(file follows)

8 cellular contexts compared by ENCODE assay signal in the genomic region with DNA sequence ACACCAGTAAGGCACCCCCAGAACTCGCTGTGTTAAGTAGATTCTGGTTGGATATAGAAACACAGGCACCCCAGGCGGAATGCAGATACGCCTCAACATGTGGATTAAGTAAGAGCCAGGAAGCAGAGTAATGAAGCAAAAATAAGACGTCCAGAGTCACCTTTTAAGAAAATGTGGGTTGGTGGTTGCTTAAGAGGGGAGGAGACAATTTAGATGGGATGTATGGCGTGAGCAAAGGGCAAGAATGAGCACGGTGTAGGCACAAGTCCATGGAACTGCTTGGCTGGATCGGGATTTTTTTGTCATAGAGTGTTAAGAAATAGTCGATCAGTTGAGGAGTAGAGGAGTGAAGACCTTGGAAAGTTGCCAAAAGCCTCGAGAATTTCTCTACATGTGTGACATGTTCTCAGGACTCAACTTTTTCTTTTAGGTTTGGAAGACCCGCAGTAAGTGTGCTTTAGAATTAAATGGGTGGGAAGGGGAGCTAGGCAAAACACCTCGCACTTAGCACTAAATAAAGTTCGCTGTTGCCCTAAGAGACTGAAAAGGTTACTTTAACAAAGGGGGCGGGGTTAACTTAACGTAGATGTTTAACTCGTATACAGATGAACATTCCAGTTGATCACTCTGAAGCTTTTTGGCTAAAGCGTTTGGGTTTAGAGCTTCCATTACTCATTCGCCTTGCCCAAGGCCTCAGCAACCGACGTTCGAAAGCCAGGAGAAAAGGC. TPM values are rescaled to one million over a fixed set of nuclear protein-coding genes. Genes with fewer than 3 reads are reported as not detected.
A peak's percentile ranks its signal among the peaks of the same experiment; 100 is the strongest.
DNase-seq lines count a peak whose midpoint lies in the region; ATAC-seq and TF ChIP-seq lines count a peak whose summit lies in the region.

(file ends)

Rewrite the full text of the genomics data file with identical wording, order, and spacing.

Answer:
8 cellular contexts compared by ENCODE assay signal in the genomic region with DNA sequence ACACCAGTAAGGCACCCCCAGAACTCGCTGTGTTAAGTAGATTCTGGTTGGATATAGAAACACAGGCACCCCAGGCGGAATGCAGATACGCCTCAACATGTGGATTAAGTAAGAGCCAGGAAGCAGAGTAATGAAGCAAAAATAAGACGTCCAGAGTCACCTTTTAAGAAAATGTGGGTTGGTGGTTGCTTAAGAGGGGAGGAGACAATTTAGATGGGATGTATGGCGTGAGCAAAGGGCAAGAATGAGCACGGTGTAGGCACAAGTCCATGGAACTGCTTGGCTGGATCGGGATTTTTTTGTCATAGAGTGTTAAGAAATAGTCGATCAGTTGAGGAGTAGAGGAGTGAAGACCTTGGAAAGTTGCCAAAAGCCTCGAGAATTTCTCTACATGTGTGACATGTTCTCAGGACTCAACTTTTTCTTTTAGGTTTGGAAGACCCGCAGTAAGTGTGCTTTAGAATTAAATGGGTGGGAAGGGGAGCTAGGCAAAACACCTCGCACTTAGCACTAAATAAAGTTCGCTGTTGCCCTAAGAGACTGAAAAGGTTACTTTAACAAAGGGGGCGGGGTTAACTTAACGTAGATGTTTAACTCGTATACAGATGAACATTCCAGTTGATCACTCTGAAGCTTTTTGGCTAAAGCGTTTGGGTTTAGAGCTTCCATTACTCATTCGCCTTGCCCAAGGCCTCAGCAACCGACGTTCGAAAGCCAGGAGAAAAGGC. TPM values are rescaled to one million over a fixed set of nuclear protein-coding genes. Genes with fewer than 3 reads are reported as not detected.
A peak's percentile ranks its signal among the peaks of the same experiment; 100 is the strongest.
DNase-seq lines count a peak whose midpoint lies in the region; ATAC-seq and TF ChIP-seq lines count a peak whose summit lies in the region.